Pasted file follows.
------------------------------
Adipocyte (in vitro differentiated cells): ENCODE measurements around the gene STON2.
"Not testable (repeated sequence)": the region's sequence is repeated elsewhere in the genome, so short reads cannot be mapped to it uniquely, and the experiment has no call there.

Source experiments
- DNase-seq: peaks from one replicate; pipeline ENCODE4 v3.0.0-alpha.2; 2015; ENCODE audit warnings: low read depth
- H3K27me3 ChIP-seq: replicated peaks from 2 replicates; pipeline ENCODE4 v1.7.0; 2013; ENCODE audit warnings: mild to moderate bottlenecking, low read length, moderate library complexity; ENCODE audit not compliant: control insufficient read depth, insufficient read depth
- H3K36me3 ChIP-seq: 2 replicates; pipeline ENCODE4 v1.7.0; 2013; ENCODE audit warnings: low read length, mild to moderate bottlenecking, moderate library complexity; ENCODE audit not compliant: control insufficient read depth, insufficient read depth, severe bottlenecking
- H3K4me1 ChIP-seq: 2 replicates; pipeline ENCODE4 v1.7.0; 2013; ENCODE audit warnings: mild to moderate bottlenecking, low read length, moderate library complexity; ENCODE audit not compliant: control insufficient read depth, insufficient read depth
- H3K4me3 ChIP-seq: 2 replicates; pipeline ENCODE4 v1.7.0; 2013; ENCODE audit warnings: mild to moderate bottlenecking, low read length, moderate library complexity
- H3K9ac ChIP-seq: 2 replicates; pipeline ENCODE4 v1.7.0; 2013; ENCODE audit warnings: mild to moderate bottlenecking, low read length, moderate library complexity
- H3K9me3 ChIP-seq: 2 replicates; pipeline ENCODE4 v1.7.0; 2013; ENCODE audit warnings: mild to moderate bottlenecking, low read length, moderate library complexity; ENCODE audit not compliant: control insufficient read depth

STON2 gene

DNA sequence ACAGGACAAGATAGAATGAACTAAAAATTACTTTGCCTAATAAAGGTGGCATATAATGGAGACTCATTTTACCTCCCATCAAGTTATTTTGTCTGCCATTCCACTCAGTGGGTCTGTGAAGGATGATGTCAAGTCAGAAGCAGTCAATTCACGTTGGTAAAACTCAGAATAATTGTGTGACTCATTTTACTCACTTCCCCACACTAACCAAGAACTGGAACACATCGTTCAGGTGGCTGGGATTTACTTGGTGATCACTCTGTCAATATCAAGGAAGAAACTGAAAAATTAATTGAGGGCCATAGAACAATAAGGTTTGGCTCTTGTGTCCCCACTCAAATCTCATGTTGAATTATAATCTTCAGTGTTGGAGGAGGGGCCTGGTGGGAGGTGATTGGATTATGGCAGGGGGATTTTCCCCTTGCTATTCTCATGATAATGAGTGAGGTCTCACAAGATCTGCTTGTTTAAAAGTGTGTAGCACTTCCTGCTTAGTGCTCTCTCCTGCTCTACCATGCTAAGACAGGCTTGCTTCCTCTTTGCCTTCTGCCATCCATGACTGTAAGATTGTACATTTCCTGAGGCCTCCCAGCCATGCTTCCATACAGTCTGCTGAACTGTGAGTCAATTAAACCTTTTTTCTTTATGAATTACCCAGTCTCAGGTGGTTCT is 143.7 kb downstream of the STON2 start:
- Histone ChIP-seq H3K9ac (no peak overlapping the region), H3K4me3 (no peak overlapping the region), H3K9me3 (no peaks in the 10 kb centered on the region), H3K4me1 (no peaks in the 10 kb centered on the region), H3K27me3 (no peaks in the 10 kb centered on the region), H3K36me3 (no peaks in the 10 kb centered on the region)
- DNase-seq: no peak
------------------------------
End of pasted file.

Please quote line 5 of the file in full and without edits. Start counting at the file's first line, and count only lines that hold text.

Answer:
- H3K27me3 ChIP-seq: replicated peaks from 2 replicates; pipeline ENCODE4 v1.7.0; 2013; ENCODE audit warnings: mild to moderate bottlenecking, low read length, moderate library complexity; ENCODE audit not compliant: control insufficient read depth, insufficient read depth